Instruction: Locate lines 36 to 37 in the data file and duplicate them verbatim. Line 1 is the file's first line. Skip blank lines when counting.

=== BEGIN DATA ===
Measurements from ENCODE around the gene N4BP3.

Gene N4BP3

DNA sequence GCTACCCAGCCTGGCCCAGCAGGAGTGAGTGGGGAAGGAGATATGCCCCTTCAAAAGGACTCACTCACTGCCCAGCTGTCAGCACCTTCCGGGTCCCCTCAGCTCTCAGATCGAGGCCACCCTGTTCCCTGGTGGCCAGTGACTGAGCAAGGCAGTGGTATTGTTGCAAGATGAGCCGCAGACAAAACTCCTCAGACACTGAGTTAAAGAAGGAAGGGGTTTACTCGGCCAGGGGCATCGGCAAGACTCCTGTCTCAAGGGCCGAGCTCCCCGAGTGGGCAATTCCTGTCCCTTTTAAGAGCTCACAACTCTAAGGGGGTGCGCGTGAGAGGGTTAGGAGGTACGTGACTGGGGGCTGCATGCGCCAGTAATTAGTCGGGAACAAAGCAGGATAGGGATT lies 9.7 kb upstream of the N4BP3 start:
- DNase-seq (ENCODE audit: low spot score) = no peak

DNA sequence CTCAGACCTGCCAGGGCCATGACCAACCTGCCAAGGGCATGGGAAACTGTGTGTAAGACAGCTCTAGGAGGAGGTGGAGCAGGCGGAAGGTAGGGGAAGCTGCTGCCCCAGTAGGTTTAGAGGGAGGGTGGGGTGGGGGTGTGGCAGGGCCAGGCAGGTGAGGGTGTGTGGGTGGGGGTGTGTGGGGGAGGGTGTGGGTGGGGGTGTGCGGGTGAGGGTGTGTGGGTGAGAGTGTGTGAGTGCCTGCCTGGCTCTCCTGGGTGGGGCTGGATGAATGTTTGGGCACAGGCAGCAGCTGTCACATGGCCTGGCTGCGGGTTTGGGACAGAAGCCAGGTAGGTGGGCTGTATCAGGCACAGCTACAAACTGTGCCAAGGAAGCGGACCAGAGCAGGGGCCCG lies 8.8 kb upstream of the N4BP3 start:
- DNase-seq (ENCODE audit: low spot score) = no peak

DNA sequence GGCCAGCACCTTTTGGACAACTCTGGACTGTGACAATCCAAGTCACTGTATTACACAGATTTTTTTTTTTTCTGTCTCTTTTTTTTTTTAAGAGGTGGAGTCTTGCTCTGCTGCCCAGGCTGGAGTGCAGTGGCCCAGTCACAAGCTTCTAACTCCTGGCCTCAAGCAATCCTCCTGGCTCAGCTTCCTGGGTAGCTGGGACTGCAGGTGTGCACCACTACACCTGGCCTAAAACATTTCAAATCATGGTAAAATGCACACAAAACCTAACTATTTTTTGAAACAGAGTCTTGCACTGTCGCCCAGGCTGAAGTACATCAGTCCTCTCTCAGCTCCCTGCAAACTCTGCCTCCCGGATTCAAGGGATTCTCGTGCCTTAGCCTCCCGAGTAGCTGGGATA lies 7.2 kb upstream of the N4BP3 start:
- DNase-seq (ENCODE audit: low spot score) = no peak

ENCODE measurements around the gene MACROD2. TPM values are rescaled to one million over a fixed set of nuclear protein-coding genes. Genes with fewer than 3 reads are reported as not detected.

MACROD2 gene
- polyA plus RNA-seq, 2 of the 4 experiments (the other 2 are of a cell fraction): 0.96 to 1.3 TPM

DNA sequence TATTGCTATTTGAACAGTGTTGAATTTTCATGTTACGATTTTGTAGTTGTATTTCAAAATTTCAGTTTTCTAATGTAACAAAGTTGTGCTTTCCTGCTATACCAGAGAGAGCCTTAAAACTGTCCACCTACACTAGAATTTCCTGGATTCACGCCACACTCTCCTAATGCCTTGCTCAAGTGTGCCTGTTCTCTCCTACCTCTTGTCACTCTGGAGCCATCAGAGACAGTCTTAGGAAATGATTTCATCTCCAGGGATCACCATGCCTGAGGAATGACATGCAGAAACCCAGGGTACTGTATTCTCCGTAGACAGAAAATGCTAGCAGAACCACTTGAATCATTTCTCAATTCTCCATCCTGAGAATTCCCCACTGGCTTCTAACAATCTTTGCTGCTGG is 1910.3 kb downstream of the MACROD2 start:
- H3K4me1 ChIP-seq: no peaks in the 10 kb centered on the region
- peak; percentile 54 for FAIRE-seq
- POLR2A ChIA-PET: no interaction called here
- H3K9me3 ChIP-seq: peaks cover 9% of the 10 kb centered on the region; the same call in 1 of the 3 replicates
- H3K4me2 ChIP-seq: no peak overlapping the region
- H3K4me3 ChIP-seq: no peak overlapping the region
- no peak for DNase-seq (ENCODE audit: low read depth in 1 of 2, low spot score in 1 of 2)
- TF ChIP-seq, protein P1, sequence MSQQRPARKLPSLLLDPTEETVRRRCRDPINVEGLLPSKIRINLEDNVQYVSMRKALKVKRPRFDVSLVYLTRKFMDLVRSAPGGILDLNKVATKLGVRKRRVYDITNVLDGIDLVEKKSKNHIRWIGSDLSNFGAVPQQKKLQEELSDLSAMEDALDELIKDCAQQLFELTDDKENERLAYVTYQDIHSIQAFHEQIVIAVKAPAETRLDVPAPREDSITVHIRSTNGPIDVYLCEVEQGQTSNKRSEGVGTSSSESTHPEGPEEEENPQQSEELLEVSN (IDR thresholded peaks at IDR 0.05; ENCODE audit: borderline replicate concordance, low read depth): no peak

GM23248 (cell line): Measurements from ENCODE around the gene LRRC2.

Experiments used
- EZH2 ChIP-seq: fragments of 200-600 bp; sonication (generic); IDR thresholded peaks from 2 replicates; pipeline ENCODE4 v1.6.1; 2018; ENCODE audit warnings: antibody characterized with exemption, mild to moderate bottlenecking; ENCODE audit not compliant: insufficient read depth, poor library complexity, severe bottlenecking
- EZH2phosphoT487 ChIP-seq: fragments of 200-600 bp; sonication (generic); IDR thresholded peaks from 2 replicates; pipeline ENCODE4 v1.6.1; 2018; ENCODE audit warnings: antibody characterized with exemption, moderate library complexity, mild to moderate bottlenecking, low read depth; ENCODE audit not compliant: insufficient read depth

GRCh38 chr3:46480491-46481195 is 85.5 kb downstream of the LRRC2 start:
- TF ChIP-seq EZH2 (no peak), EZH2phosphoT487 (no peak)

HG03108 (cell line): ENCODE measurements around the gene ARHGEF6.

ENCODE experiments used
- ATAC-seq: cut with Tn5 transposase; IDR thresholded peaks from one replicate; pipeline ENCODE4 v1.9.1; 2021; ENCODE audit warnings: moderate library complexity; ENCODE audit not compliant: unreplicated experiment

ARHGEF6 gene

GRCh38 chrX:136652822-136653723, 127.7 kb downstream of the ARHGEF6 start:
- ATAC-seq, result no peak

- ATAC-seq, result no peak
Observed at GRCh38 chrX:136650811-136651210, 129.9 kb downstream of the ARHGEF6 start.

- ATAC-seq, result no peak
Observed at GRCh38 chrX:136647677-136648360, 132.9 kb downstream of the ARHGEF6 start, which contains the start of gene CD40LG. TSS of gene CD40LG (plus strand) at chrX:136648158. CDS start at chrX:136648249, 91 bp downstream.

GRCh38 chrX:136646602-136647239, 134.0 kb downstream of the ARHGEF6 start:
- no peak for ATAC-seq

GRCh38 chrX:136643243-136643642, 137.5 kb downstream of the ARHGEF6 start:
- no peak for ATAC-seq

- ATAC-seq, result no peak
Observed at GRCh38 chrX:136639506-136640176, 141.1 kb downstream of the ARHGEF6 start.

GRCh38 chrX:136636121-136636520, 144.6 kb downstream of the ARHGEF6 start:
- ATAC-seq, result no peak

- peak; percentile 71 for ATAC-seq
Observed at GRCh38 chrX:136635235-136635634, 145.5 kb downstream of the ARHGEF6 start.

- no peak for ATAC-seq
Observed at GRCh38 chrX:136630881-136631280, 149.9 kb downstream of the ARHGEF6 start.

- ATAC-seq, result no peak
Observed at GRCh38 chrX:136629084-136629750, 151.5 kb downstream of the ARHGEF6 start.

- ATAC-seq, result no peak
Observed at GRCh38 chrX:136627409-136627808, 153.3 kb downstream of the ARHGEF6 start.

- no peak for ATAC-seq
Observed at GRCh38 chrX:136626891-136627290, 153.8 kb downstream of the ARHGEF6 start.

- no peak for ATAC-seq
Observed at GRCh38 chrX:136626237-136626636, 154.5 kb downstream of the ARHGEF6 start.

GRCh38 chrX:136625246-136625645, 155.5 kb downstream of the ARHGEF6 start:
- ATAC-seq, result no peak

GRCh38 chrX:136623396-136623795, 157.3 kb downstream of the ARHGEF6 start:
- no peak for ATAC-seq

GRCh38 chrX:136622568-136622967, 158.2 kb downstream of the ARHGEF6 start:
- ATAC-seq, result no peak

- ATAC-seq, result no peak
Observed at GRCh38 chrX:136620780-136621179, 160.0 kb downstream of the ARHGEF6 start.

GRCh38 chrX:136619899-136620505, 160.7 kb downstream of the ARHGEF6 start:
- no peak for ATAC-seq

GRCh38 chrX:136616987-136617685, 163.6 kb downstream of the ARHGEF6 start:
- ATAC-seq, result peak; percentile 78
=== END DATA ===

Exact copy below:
Observed at GRCh38 chrX:136647677-136648360, 132.9 kb downstream of the ARHGEF6 start, which contains the start of gene CD40LG. TSS of gene CD40LG (plus strand) at chrX:136648158. CDS start at chrX:136648249, 91 bp downstream.

GRCh38 chrX:136646602-136647239, 134.0 kb downstream of the ARHGEF6 start: